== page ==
The Court of Appeal provides guidance on the proper interpretation of clauses exempting liability for loss or force majeure clauses - DAC Beachcroft

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The Court of Appeal provides guidance on the proper interpretation of clauses exempting liability for loss or force majeure clauses

Published 25 August 2019

Executive Summary

1. The decision in Classic Maritime Inc v Limbungan Makmur SDN BHD [2019] EWCA Civ 1102, 2019 WL 02617095 has implications for parties drafting and negotiating force majeure and exceptions clauses.

2. In short, a shipowner (Classic Maritime) issued a claim against a charterer (Limbungan) for its failure to supply five shipments of iron ore pellets from Brazil to Malaysia. Following the bursting of a dam in Brazil, the charterer claimed to be excused from its contractual obligations seeking to rely on an ‘exception’ clause to avoid responsibility. However, the charterer was unable to prove that it could and would have performed its obligations but for the ‘exception’ event. The Court of Appeal held that – as a result – the charterer could not rely on the exception clause and the shipowner was entitled to substantial damages.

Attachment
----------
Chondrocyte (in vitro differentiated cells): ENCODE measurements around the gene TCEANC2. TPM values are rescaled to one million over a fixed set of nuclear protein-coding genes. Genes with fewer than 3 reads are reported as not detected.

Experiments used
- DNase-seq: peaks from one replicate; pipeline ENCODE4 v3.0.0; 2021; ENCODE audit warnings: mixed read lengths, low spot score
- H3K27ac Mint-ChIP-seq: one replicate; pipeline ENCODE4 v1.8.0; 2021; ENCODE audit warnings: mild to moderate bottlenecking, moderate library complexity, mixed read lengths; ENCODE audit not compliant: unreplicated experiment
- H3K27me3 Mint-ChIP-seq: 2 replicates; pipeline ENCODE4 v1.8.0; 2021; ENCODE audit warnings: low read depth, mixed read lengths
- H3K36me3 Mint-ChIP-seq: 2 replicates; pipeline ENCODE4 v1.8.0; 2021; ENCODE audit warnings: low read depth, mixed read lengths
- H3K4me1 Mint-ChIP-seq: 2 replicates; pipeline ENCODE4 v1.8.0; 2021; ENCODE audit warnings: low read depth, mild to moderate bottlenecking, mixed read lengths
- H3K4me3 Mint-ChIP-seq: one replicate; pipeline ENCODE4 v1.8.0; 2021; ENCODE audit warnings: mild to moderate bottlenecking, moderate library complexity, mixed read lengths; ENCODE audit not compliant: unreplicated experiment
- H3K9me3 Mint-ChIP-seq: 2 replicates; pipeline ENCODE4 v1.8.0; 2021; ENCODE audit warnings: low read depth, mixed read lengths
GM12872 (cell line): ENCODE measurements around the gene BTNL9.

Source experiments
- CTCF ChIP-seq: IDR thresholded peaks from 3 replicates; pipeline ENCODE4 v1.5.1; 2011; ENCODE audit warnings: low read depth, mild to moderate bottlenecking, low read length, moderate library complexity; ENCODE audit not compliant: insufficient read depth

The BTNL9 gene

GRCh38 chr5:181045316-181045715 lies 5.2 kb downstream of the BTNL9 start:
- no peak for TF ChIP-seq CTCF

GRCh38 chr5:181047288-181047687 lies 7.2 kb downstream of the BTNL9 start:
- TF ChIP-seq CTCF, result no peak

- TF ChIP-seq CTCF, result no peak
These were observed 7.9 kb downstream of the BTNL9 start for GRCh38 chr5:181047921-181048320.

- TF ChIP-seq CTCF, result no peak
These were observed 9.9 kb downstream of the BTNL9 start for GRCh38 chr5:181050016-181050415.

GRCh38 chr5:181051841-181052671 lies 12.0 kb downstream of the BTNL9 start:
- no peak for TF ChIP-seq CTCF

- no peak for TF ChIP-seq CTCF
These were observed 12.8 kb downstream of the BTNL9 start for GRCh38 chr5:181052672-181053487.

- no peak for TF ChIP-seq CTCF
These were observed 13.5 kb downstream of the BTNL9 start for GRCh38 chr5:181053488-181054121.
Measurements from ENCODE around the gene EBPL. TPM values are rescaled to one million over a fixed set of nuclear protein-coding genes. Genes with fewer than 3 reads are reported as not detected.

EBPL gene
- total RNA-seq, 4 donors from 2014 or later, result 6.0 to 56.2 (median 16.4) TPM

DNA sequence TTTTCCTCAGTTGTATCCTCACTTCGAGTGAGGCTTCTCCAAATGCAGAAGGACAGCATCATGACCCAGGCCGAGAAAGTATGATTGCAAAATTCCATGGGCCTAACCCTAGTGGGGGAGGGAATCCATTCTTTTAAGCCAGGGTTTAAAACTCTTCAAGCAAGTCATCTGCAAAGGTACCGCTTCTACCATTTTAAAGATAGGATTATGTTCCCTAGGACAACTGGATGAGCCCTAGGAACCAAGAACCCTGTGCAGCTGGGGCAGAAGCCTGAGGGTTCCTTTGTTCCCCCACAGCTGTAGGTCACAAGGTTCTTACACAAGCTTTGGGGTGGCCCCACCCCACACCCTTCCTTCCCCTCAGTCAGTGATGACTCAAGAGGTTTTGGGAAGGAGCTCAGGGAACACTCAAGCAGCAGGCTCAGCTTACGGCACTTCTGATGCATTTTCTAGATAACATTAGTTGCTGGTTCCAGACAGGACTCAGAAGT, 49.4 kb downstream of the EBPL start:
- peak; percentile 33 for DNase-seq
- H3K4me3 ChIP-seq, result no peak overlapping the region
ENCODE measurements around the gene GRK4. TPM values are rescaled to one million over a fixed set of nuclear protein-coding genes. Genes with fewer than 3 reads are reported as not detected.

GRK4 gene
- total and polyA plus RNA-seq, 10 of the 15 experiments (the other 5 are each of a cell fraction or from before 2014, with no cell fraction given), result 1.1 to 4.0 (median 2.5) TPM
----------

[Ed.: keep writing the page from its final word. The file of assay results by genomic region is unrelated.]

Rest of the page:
3. This case provides a stark warning to those who draft ‘exception’ and force majeure clauses as to the need to use clear language to communicate the parties’ intentions.  


Facts

4. The dispute arose from a long-term contract of affreightment providing for shipments of iron ore pellets from Tubarao or Ponta Ubu in Brazil to Port Kelang or Labuan in Malaysia.

5. In November 2015, the Fundao dam in Brazil burst, causing catastrophic flooding which stopped production at a mine. This made it impossible for the charterer to make five shipments from Ponta Ubu that it had agreed to perform between July 2015 and June 2016.

6. Clause 32 of the contract provided that the charterer would not be liable for any failure to deliver cargo "resulting from" any ‘accident at the mine’, provided that the accident “directly affected” its performance of its contractual obligations. The clause also listed a number of other supervening events beyond the parties’ control. It therefore had some features of a typical force majeure clause, despite its description.